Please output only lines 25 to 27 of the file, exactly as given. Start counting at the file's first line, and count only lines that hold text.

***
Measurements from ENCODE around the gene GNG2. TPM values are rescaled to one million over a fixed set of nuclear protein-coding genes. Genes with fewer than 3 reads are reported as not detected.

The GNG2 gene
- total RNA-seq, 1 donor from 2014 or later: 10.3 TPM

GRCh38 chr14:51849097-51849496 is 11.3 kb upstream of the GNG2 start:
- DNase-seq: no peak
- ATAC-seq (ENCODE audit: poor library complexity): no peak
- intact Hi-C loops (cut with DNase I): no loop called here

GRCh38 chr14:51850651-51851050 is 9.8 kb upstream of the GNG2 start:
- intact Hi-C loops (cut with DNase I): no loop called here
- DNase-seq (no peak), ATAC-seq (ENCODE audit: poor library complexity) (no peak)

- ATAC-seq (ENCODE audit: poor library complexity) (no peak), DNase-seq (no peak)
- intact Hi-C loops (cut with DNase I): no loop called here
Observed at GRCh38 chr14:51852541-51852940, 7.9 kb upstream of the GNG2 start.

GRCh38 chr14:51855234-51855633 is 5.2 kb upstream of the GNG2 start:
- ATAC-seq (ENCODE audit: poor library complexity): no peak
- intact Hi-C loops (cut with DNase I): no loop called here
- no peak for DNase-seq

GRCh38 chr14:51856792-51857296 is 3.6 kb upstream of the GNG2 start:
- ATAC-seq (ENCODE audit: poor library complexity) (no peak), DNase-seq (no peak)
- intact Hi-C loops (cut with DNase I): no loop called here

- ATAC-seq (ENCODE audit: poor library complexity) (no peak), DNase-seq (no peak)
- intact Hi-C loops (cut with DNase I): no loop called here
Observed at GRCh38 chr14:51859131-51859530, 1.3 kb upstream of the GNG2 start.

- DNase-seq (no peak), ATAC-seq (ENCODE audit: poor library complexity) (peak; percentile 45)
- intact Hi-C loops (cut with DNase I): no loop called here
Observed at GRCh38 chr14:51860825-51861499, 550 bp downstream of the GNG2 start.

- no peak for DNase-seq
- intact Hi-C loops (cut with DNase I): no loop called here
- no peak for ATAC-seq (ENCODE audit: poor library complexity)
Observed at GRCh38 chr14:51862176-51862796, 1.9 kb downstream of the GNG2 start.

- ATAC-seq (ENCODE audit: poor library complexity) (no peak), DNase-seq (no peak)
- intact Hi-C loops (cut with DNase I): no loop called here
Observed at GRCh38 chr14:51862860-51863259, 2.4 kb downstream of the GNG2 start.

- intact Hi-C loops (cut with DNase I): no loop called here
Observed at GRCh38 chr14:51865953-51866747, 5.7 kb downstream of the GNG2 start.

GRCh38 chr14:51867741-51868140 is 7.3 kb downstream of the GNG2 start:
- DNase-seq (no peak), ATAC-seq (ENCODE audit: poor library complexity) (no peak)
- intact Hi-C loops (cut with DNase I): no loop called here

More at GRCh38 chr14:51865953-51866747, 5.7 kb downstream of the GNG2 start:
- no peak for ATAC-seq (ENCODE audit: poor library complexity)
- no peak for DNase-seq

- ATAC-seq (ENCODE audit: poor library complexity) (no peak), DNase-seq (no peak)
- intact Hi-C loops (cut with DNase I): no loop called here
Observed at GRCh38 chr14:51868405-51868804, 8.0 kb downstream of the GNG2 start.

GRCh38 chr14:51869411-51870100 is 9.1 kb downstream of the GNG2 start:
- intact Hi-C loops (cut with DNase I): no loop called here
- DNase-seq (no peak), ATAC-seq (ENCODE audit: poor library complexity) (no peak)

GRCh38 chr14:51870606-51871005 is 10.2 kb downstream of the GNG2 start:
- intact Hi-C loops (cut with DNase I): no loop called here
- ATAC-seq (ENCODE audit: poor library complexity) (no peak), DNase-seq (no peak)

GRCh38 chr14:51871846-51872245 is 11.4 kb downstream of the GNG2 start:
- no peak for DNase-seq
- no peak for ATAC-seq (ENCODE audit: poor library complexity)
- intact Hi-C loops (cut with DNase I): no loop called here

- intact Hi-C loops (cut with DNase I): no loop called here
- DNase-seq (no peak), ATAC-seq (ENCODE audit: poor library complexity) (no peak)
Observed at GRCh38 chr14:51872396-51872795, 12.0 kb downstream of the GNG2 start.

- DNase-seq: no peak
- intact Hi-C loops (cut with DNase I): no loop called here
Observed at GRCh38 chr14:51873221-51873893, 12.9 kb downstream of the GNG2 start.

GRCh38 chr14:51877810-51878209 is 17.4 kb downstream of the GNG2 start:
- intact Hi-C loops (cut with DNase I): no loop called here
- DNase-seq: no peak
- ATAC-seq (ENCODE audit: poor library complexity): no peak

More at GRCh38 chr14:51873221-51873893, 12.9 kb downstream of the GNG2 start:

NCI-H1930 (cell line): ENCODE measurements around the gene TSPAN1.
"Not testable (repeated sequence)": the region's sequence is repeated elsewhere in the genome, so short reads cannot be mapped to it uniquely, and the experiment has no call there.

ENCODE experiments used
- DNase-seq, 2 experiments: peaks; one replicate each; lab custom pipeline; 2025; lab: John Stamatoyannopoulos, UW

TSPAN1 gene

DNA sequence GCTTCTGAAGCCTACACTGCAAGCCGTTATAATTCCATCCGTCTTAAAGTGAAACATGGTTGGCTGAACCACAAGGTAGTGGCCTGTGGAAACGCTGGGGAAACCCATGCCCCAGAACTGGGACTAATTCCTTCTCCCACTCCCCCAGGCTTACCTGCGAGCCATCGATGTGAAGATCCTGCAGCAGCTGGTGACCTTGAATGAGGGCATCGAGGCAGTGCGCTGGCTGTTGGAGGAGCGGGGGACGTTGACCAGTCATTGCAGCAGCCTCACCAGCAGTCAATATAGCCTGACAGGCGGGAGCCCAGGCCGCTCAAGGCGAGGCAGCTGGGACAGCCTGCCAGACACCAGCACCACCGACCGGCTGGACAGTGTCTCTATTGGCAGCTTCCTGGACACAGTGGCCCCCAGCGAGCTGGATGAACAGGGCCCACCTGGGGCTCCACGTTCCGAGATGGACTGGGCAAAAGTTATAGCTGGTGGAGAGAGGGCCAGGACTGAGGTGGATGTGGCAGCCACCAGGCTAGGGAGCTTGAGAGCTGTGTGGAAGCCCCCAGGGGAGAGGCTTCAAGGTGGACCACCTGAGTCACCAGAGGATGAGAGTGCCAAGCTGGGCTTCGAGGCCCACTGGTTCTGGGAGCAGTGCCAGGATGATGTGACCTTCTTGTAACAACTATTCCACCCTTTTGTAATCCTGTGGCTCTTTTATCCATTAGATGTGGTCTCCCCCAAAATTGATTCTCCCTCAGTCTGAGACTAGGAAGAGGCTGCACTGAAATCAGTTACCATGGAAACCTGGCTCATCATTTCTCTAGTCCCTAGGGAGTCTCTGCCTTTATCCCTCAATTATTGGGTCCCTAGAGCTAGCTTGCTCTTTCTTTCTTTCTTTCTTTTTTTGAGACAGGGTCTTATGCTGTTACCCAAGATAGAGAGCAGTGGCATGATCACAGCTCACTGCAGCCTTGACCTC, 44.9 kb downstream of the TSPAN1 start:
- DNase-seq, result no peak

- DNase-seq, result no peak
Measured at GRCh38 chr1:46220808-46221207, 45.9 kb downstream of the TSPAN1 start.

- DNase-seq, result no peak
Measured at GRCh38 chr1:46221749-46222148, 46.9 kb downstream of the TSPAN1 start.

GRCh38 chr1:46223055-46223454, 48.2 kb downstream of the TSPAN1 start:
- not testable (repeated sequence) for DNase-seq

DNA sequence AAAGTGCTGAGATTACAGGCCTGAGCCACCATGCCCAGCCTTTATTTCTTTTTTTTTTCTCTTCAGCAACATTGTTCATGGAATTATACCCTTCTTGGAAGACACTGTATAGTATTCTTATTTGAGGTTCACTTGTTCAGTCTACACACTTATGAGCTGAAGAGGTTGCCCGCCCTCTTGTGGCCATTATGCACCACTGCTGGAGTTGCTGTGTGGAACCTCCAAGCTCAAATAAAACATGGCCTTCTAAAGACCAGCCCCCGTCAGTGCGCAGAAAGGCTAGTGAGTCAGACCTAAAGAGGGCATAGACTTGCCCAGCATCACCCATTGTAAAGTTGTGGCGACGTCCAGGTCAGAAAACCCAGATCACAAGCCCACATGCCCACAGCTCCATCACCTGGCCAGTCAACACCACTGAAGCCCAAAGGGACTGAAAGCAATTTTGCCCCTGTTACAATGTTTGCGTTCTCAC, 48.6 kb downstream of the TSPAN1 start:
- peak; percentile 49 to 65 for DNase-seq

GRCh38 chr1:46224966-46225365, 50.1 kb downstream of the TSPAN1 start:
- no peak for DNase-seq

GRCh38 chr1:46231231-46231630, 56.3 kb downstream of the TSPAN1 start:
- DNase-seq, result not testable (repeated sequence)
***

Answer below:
- intact Hi-C loops (cut with DNase I): no loop called here
Observed at GRCh38 chr14:51860825-51861499, 550 bp downstream of the GNG2 start.

- no peak for DNase-seq